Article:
I finally made it to the big time and got to fill in for the vacationing Dan Farber on the EIC Squared podcast. Check out my conversation with ZDNet Editor-in-Chief Larry Dignan as we riff on the circumstances surrounding Apple's legal tiff with Mac clone maker Psystar, as well as Intel's surprisingly strong quarterly earnings. Also, I recently got back from a visit to Israel's high-tech community. Take a listen.
For a long time, Apple had an informal marketing slogan "5 down, 95 to go" referring to its percentage share of the computer business.
We gave them a hard time back then, because they didn't even have the 5 percent market share they were always talking about. These days, though, they have well passed that number and are inching closer to 10 percent, at least in the U.S.
While Windows certainly still dominates the computer market, Apple's operating system continues to gain market share. Just released second-quarter market share figures from Gartner show Apple shipments … Read more
NewsFCC gives HTC Touch Diamond and Touch Pro thumbs uphttp://news.cnet.com/8301-17938_105-9989658-1.htmlBlackBerry Bold gets FCC approvalhttp://news.cnet.com/8301-17938_105-9987862-1.htmlAT&T grabs Samsung SGH-227http://news.cnet.com/8301-17938_105-9990606-1.html… Read more
In a move that everyone was waiting for, Apple has finally sued Psystar for violating its copyright and has asked for the company's profits and a recall of all orders.
"As alleged more fully below, by misappropriating Apple's proprietary software and intellectual property for its own use, Psystar's actions harm consumers by selling to them a poor product that is advertised and promoted in a manner that falsely and unfairly implies an affiliation with Apple," Apple's suit claims. "Psystar's actions also have caused, and are causing, harm to Apple and constitute a misuse of Apple's intellectual property."
Everyone knew Apple would eventually make a move against Psystar, but I'm not too sure anyone thought the suit would feature the kind of saber rattling it does. That said, it's the smart move and one that Apple must make if it wants to get away from anything of the sort happening again.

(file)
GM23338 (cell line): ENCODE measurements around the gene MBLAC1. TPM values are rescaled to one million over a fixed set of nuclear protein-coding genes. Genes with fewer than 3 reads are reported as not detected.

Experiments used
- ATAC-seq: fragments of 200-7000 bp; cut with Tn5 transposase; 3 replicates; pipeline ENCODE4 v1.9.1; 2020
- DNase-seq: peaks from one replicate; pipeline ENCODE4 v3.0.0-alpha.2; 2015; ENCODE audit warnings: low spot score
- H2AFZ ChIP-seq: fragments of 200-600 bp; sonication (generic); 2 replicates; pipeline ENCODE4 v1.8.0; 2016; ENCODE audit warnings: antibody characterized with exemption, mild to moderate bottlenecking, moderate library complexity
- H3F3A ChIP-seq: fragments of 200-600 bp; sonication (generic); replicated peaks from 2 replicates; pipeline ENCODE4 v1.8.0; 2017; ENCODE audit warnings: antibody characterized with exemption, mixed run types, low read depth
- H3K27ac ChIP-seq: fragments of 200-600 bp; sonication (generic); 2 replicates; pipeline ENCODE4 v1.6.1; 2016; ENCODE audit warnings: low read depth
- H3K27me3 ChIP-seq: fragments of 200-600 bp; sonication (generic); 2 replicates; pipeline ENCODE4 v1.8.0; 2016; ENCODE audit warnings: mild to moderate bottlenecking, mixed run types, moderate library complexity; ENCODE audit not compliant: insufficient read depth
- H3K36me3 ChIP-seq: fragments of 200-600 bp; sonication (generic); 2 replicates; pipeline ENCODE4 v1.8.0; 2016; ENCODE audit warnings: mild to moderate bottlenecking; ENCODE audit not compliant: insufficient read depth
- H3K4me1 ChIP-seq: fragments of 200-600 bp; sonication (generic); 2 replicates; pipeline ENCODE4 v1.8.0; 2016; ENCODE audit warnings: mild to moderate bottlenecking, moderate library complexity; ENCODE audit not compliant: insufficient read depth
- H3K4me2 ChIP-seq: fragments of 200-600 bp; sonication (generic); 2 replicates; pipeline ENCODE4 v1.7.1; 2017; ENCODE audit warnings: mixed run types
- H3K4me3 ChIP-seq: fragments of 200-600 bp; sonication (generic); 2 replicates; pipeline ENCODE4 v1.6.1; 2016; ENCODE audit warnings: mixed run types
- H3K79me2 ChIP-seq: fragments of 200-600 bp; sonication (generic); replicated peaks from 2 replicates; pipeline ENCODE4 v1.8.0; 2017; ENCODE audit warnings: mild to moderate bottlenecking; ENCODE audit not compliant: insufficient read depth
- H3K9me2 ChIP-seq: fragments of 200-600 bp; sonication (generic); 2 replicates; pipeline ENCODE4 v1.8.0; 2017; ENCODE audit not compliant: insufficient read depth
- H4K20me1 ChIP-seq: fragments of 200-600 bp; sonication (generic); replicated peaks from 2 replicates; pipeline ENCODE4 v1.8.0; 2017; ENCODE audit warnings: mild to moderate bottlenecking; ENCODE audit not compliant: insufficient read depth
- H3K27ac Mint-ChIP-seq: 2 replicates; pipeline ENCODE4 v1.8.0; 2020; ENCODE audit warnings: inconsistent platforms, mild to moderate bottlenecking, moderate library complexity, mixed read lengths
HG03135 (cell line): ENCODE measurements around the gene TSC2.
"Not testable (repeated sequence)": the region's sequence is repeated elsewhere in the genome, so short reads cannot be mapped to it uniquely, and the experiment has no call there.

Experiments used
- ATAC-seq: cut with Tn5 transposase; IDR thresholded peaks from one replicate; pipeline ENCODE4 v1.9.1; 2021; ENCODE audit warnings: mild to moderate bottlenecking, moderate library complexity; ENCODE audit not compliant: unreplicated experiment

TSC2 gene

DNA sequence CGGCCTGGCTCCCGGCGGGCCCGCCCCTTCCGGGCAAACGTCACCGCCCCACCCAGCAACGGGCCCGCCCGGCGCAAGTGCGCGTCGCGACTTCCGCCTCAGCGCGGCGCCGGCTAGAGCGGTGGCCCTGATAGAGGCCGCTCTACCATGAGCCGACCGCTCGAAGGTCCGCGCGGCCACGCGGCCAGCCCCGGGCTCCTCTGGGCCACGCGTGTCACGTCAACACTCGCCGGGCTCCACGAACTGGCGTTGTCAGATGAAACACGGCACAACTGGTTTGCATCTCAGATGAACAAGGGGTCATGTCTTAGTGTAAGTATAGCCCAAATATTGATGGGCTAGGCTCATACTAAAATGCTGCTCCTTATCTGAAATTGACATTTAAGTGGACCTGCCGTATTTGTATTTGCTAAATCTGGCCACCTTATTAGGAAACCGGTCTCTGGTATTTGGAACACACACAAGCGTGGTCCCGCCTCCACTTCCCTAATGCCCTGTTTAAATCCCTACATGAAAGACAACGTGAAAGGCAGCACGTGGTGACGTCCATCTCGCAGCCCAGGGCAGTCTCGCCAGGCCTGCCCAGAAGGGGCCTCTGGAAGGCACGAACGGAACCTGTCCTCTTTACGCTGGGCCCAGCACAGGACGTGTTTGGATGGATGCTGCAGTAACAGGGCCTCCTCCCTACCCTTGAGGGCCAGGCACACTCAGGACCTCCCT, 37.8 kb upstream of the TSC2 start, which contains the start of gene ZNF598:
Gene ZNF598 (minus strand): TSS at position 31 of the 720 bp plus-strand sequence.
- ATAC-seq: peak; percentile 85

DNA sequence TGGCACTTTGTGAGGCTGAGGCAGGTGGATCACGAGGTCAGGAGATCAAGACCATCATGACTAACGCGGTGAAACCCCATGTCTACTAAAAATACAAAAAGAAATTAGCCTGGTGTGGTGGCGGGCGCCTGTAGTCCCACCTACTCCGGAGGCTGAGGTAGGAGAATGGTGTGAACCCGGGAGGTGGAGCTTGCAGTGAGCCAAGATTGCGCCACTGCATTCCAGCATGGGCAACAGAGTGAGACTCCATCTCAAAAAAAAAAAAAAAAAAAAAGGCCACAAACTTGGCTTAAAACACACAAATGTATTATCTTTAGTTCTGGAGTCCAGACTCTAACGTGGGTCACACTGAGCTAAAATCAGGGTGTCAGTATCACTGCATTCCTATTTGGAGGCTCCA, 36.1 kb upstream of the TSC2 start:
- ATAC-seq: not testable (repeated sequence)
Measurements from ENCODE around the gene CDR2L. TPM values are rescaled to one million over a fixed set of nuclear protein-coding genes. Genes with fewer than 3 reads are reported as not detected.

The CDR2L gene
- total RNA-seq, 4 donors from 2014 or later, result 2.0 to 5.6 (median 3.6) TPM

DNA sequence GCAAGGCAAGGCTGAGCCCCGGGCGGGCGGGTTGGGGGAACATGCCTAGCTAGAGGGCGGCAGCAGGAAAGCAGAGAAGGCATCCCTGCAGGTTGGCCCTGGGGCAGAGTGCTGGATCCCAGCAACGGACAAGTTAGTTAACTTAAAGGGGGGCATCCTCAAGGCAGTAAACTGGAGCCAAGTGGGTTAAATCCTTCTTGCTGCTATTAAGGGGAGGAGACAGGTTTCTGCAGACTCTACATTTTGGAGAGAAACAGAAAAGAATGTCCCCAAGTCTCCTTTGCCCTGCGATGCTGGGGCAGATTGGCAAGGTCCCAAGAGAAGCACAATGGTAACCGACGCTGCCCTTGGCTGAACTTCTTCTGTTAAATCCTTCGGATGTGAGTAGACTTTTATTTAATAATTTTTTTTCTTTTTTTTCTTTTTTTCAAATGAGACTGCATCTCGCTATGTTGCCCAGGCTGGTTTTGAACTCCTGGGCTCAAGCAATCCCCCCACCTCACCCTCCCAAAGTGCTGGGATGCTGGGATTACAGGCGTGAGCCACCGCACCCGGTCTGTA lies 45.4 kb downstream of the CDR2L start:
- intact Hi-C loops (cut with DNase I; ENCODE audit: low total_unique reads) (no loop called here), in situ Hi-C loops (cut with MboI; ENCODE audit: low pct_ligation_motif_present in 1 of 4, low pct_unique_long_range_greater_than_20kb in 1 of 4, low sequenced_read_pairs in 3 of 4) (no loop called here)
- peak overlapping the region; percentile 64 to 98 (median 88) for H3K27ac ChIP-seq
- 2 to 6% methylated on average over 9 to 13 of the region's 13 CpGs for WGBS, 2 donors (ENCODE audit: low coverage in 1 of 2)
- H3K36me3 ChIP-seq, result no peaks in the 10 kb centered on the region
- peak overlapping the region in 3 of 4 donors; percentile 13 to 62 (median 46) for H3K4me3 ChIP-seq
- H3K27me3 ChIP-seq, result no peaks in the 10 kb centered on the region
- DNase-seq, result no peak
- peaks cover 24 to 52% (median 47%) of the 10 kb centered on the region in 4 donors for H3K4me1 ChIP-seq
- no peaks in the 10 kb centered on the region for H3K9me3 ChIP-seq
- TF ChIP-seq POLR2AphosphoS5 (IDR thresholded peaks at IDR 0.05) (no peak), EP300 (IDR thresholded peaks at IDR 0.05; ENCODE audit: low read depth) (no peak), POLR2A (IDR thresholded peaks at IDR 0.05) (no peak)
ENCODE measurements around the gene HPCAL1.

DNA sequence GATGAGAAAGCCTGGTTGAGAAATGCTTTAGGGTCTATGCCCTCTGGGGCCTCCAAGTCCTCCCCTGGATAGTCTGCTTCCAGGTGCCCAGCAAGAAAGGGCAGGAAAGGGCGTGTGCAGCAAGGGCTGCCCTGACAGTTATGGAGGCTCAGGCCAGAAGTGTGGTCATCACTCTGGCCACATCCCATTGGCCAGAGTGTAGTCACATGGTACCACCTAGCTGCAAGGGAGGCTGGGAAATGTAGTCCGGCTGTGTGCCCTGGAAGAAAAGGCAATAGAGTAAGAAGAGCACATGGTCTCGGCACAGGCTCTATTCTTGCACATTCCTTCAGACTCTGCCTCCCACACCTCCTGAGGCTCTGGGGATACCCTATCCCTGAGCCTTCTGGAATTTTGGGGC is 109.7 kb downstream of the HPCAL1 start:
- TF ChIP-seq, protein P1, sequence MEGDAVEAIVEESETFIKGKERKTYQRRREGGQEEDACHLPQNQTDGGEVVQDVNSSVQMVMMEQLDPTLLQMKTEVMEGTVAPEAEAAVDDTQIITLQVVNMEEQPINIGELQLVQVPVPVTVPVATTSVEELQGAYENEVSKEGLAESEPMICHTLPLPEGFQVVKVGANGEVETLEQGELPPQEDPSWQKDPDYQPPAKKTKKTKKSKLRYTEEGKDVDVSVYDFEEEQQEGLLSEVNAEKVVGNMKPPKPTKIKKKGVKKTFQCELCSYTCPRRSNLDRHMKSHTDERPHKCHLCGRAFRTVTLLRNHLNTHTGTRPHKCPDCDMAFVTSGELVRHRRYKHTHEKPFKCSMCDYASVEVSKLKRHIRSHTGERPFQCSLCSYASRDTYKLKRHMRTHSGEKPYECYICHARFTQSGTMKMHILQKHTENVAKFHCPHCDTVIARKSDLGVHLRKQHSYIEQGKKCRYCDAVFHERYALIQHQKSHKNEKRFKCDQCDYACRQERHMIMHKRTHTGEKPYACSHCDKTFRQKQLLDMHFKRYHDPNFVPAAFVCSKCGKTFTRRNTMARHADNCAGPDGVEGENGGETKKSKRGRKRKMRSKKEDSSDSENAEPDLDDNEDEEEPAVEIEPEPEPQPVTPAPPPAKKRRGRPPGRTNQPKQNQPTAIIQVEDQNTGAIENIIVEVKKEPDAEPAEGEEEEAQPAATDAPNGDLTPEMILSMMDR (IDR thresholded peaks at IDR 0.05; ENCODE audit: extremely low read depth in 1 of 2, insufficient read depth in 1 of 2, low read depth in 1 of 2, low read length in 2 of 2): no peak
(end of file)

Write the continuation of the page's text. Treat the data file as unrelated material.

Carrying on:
But if it doesn't use its head and try to force Psystar to its demise, Apple will open a can of worms that it may not be able to handle so easily.… Read more
Apple is the master of hype. Normally, it lives up to that hype. But in its 3G iPhone launch and now with its MobileMe synchronization service, Apple has fallen down. Flat.
Billed as an upgrade to Apple's .Mac service (to which I have subscribed for years), MobileMe is anything but. In fact, as The Register reports, it's not even the push email service that it purports to be. It's IMAP, just as .Mac was.
Email is managed through IMAP, and strictly speaking is pulled by polling the IMAP servers every minute, though that gives a reasonable impression of being pushed....
[C]hanges made using the desktop application are not instantly or automatically reflected on the iPhone or within The Cloud. Such changes need to wait for a synchronisation process, a lag of up to 15 minutes, before they are propagated between the platforms. Not only that but anyone trying to use some of the more advanced IMAP capabilities, such as the APPEND command, will find the MobileMe service unaware that any changes have been made to their e-mail account, at least until a good-old SMTP delivery triggers notification.
Is it really that big of a deal? Perhaps not. But it's also false advertising on Apple's part, and an unworthy "upgrade" on a service that for years has only had one major benefit: The name ".mac." I don't want a lame ".me" email address, and I'm finding that I don't really benefit from the changes to the .Mac service.
Are you getting more mileage from MobileMe?
UPDATE: I just received this from Apple:… Read more
Amid the shaky launch of the iPhone 3G, Apple's new MobileMe service--a juiced-up revamp of its .Mac offering--also took a blow. Apple has consequently opted to entitle eligible members to 30 days free as a we're-sorry gift.
.Mac accounts had been scheduled to "migrate" to MobileMe last Wednesday evening, but instead produced an outage in which neither service was available. New subscribers, meanwhile, had experienced issues signing up.
Some open-source backers, including myself, have noted in the past Apple's ironic "free pass" when it comes to sharing code.
Despite using copious amounts of open source, Apple remains the most proprietary company on the planet. You can hardly say the name "Apple" without signing an NDA.
And yet many in the open-source world love Apple. I am one of them. Some suggest that open-source development is better on the Mac, and I've offered reasons for this. However, TechCrunch is right to question the love affair with all-things-Apple:[Apple] built OS X on FreeBSD..., … Read more
I picked up the iPhone 3G yesterday. Maybe "picked up" is a little too light and airy for what happened--it's more like I slogged through a 3-hour line along with several other iPhone fans with waning patience and sore feet, dying to get their hands on Apple's latest device. However, it's important to note that, despite the long wait time, once I got into the store it was an excellent experience. Each customer was escorted through the setup and sign-up process by their very own friendly Apple representative. Mine was named Alan. Alan was a … Read more
The Macalope is sure that many of the kinks in the iPhone App Store as it exists now will get worked out over time, but one of the purported selling points was that customers would know that they're getting applications that have been vetted by Apple.
That's great and all, but if the "vetting process" means that bug fixes are slow to make it to users, it kind of tends to increase the exposure, rather than decrease it.